Masabumi Kikuchi: A Pianist Named 'Poo' : A Blog Supreme Masabumi Kikuchi makes highly abstract music, yet is seeing the spotlight at age 72 — again.
NPR logo A Pianist Named 'Poo'

A Pianist Named 'Poo'

Almost all of pianist Masabumi Kikuchi's work is out-of-print or available only in his native Japan. But there is much of it, including a new trio album called Sunrise. "It is the first album under Mr. Kikuchi's own name that an American listener can find easily," as Ben Ratliff observed in a fascinating recent profile in The New York Times. Indeed, Kikuchi is releasing this album (recorded in 2009) at the age of 72.

The documentary short above focuses on the New-York-based pianist known to most as "Poo." (A language advisory is pertinent: There is mild profanity.) The video is not linked to the new record, but it does shed some light on the distinct, abstract aesthetic of the album.

An old publicity photograph of Masabumi Kikuchi. Columbia Records/Courtesy of the artist hide caption

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Columbia Records/Courtesy of the artist

An old publicity photograph of Masabumi Kikuchi.

Columbia Records/Courtesy of the artist

As the documentary mentions, Kikuchi has proven capable of operating under more familiar terms: He has made several albums with standards and American songbook tunes, and his discography attests to collaborations with Gil Evans, Joe Henderson, Elvin Jones and other jazz giants. The late drummer Paul Motian was a frequent collaborator, and Motian is on this album too.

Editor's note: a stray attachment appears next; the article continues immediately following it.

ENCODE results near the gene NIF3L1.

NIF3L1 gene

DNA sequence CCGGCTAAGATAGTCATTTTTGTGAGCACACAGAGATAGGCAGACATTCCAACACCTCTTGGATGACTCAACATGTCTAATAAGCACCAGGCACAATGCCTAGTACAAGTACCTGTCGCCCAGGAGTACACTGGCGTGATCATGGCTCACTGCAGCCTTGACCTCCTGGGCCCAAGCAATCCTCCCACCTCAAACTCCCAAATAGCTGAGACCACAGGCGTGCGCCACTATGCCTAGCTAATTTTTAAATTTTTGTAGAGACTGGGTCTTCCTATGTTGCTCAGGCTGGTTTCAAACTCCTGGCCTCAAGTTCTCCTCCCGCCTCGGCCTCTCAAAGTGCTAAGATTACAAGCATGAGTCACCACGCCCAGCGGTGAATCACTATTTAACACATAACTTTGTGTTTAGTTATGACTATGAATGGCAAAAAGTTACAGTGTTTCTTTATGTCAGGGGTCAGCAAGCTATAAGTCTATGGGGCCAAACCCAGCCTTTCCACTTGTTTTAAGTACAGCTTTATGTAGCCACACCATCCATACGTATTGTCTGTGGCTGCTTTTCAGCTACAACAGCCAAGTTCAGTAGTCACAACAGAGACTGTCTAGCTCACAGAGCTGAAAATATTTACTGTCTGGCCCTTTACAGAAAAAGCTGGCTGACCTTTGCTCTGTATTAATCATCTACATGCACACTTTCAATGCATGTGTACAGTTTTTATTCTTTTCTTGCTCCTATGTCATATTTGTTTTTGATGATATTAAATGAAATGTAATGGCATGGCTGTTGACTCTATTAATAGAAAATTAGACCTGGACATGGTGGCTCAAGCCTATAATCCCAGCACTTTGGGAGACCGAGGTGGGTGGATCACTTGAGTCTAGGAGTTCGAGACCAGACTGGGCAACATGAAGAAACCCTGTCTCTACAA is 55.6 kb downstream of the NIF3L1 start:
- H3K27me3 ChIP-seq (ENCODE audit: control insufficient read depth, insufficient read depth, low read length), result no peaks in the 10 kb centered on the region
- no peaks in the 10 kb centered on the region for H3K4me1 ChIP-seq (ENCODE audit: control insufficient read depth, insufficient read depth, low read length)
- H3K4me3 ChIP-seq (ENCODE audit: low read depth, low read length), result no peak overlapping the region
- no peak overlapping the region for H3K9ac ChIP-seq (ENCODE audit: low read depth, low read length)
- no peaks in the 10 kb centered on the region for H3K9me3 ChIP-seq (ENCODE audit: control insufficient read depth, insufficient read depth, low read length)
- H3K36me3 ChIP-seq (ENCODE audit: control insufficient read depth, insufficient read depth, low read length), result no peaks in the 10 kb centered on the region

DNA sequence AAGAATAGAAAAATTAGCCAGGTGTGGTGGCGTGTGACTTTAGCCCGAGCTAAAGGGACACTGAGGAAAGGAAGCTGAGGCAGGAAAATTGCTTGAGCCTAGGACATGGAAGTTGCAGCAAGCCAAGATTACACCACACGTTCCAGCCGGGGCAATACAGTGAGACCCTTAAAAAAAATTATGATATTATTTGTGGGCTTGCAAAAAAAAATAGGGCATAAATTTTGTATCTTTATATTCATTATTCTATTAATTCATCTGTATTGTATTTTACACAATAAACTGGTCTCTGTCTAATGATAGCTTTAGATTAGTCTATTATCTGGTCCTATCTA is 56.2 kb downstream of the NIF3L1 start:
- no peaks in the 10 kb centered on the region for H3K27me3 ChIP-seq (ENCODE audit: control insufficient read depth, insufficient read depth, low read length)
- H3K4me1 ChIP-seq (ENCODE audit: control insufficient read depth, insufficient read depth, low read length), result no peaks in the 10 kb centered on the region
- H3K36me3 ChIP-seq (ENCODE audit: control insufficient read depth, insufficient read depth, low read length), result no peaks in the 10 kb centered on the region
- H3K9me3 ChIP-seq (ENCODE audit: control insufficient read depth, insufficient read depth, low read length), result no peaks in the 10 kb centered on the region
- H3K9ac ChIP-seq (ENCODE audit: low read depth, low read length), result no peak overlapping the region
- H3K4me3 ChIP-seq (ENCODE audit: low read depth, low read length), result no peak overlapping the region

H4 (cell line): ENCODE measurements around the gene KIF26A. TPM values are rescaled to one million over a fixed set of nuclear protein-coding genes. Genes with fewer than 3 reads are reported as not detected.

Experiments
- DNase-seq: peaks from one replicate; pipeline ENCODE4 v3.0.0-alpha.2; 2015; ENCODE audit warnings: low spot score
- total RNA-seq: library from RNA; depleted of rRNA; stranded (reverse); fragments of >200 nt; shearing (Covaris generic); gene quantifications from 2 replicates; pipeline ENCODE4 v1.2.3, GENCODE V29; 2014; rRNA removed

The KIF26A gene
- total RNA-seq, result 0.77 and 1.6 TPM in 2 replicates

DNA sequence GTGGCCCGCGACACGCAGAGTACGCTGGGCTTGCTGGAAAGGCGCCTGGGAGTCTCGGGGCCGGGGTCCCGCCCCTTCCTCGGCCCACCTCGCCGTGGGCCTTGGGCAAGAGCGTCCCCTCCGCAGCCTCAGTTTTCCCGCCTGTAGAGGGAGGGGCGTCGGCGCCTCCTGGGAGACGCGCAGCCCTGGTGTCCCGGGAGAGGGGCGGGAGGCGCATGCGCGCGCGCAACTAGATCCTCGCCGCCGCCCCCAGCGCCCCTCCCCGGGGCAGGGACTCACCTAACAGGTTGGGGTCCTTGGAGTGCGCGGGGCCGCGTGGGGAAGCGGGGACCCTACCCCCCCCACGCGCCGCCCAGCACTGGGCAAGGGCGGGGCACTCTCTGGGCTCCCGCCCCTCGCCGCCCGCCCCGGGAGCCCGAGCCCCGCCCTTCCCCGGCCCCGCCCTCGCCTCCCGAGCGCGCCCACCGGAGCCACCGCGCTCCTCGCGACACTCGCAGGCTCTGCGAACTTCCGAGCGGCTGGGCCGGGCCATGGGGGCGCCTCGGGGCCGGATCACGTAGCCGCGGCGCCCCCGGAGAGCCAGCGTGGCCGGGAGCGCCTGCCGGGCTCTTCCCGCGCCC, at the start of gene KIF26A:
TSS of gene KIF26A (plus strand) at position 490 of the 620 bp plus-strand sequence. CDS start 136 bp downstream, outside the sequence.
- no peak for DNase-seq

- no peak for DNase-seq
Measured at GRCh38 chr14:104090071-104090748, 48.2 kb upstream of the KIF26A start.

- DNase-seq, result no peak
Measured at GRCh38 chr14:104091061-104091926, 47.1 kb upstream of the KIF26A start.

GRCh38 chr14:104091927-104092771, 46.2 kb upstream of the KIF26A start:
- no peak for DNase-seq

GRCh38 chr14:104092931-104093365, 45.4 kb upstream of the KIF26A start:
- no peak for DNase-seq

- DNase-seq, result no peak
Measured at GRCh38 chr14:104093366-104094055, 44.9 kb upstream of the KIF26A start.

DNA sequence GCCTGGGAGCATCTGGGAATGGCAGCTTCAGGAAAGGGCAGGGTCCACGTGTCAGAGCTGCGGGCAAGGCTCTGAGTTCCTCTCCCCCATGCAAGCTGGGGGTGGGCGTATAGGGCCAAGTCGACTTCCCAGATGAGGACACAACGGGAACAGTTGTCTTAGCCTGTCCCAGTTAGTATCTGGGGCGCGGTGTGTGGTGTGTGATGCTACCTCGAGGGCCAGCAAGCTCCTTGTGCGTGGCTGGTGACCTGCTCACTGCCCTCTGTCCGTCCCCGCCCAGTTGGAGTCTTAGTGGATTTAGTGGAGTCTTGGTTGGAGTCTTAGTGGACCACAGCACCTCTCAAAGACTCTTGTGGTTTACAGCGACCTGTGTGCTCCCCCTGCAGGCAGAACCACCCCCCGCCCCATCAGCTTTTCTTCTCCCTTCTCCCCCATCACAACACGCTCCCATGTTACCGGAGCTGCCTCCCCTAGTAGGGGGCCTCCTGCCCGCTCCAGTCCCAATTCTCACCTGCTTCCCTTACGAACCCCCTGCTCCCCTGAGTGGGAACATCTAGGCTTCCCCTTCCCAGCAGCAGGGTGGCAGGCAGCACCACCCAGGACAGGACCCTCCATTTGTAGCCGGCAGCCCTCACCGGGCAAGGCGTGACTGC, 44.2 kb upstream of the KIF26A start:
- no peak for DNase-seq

But Sunrise is an album of "free" collective improvisations, which is a concept of group interaction Kikuchi has been obsessed with lately. He has been jamming a lot with younger musicians like bassist Thomas Morgan, who is on the new album, and guitarist Todd Neufeld. Both are seen in the documentary. To quote from Poo's liner notes:

Together we're trying to find new possibilities in ensemble improvisation. These guys are young and smart and they catch on incredibly quickly, and we already share a kind of method whenever we play together. But I'm reluctant to use that term, because what we're trying to destroy is a method too — one that's brought us up to this point in time.

So I've been looking around for a better word ...

Here's a musician in his early seventies who's been around the block. Now he's exploring a post-idiomatic way of playing, with evident glee that would make a cynical listener wonder if he's gone off the deep end. It seems like a rather unmarketable combination, yet it's resulted in an album for ECM Records, one of the few remaining jazz labels with the support of a major record company.

As a coda, it might be mentioned that this career silhouette resembles that of drummer Billy Hart, who, at 71, will release his own new, free-floating ECM album tomorrow with bandmates several generations younger than he is. (All Our Reasons is the title.) But more on Billy Hart later.